Top 20 Fall STEM Activities for Kids

Today we’re going to be talking about the Top 20 Fall STEM Projects for Kids!

We love STEM projects at our house. Punky’s favorite things to do are engineer things out of lego or make the messiest science projects available. This weekend we’re going to complete some of the activities on The Top 20 Fall STEM Projects for Kids. I’ll take pictures and write an update post for next week. The one he’s most excited about for our Winter Fall STEM Activity list is hot ice!

To go to any of these projects below, click on the pictures provided. You will be forwarded in a different tab to the relevant pages.

Pumpkin Launch Lego Catapult Challenge

As a mom with a boy who is obsessed with Lego, the Lego catapult is a fun way to teach engineering! Sarah from frugalfun4boys.com says you can launch candy pumpkins or plastic Lego balls as ammunition that is safe so no one will become injured in the process.

Glow Salt Circuit

I think this project is really fantastic. While it’s not strictly Fall related, Punky’s class is learning about circuits in school right now, and this is a great way to incorporate those lessons here at home in a fun and engaging way.

Salt Crystal Leaves

Erika over at Living Well Mom did this activity with her kids using both real leaves and pipe cleaner leaves. This is a great activity for both younger and older kids. Younger kids will love seeing the shapes of the crystals develop, and older kids can dive into the reasoning behind crystal formation.

Pumpkin Volcano

Who doesn’t love a science experiment that gets a little bit messy? Punky always says “The messier it is, the more fun it is!” This volcano project is the same one you did as a kid – you made the paper mache volcano and added the baking soda and vinegar solution. This one adds a bit of dish soap to make the “lava” a bit more bubbly, and there’s no paper mache necessary! You can also do this experiment with apples. You can find the post by Kim over at The Resourceful Mama.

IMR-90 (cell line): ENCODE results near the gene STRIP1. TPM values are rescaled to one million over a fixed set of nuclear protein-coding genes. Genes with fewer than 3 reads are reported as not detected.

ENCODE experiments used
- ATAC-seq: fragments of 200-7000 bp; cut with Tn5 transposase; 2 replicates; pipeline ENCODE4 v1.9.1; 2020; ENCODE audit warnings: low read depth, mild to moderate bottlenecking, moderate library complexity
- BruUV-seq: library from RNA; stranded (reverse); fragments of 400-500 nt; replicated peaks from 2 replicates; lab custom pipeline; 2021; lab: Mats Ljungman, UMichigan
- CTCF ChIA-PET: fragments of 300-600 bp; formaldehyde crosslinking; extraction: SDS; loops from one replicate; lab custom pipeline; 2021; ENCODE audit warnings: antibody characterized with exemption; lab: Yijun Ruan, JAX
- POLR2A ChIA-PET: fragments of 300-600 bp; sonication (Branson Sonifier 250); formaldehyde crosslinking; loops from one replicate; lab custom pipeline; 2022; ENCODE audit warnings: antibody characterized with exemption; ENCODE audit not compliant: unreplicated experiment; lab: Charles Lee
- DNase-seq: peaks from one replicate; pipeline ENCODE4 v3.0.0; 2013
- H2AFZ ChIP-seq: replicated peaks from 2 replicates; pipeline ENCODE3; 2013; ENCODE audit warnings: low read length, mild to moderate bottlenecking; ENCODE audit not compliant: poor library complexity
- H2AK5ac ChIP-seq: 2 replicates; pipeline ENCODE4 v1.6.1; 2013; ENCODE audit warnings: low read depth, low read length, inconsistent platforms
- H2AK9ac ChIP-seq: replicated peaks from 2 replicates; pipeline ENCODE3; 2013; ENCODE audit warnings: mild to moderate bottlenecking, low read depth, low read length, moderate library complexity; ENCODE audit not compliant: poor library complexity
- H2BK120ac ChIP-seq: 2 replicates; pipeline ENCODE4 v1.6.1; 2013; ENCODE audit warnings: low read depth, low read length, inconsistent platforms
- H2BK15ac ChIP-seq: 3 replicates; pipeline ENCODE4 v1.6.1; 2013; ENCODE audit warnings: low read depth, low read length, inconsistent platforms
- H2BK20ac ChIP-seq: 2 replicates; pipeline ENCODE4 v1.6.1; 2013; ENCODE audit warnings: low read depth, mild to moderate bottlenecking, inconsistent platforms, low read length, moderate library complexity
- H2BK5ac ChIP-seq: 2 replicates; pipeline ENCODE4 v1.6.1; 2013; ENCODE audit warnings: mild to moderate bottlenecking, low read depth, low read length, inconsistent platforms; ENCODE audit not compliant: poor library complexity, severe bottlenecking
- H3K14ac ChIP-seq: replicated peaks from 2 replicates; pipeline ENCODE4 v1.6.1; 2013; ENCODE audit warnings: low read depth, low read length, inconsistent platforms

Glow in the Dark Jello

I’m sure you’re wondering why Jello (or jelly in the UK) is on this list. Well, gelatin-based objects are a type of natural polymer! You can teach your kids all about different types of polymers using this experiment, or if you want to just have a bit of fun, shine a black light on your glow in the dark jello! We’ll be using our Millennium Falcon silicone molds for this project (because we love a bit of Star Wars in our home and we don’t have leaf-shaped ones yet). You can find this project from Steam Powered Family.

If you’d like an easy “cheat sheet” about natural gelatin polymers you can find it here.

Why do leaves change color?

This one is a fantastic way to teach children about chlorophyll and the leaf life cycle! There are a few basic tools you’ll need, but the dominant one is isopropyl alcohol (rubbing alcohol). You can find this experiment from Sarah over at How We Learn.

Flying Teabag Ghosts

I know this is Halloween themed, but for kids, ghosts are popular year round. This project involves lighting the tea bag on fire which requires adult supervision, so please be sure to do this in a space that won’t easily catch on fire (like outside!). This experiment focuses on air density and convection currents. You can find the Flying Teabag Ghosts from Katie over at giftofcuriosity.com.

Building Activities with Candy Pumpkins

This building activity is a great one for your kids not only to build fantastic structures, but they will also be building their critical thinking skills. If you can’t find jelly pumpkins, you can use any type of soft-ish sweet. We have used gumdrops, marshmallows, Haribo gummy bears, and more! You can find this activity from Dayna over at Lemon Lime Adventures.

Apple Races

Explore physics with your kids in this fabulous apple race activity! You can use plastic rain gutters or even long cardboard boxes or poster tubes. Anything big enough for an apple to fit through will work! You can find the Apple Race physics experiment over at Little Bins for Little Hands. Why do pine cones open and close?